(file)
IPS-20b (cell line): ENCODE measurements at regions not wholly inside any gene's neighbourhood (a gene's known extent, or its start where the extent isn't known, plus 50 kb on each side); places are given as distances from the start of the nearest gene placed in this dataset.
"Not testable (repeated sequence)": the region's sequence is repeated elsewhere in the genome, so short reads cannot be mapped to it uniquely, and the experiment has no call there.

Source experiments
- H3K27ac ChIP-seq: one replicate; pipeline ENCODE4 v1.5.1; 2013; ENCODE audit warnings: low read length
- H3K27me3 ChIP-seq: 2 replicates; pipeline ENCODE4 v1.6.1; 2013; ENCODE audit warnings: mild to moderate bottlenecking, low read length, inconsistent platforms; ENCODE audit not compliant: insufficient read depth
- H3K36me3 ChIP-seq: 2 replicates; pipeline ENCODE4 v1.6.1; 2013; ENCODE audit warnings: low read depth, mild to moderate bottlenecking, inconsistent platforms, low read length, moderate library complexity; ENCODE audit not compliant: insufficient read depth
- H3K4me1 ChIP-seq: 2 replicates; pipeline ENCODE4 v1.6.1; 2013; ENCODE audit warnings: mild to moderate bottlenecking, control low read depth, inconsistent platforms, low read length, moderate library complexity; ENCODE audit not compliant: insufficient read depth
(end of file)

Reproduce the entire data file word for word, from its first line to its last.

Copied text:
IPS-20b (cell line): ENCODE measurements at regions not wholly inside any gene's neighbourhood (a gene's known extent, or its start where the extent isn't known, plus 50 kb on each side); places are given as distances from the start of the nearest gene placed in this dataset.
"Not testable (repeated sequence)": the region's sequence is repeated elsewhere in the genome, so short reads cannot be mapped to it uniquely, and the experiment has no call there.

Source experiments
- H3K27ac ChIP-seq: one replicate; pipeline ENCODE4 v1.5.1; 2013; ENCODE audit warnings: low read length
- H3K27me3 ChIP-seq: 2 replicates; pipeline ENCODE4 v1.6.1; 2013; ENCODE audit warnings: mild to moderate bottlenecking, low read length, inconsistent platforms; ENCODE audit not compliant: insufficient read depth
- H3K36me3 ChIP-seq: 2 replicates; pipeline ENCODE4 v1.6.1; 2013; ENCODE audit warnings: low read depth, mild to moderate bottlenecking, inconsistent platforms, low read length, moderate library complexity; ENCODE audit not compliant: insufficient read depth
- H3K4me1 ChIP-seq: 2 replicates; pipeline ENCODE4 v1.6.1; 2013; ENCODE audit warnings: mild to moderate bottlenecking, control low read depth, inconsistent platforms, low read length, moderate library complexity; ENCODE audit not compliant: insufficient read depth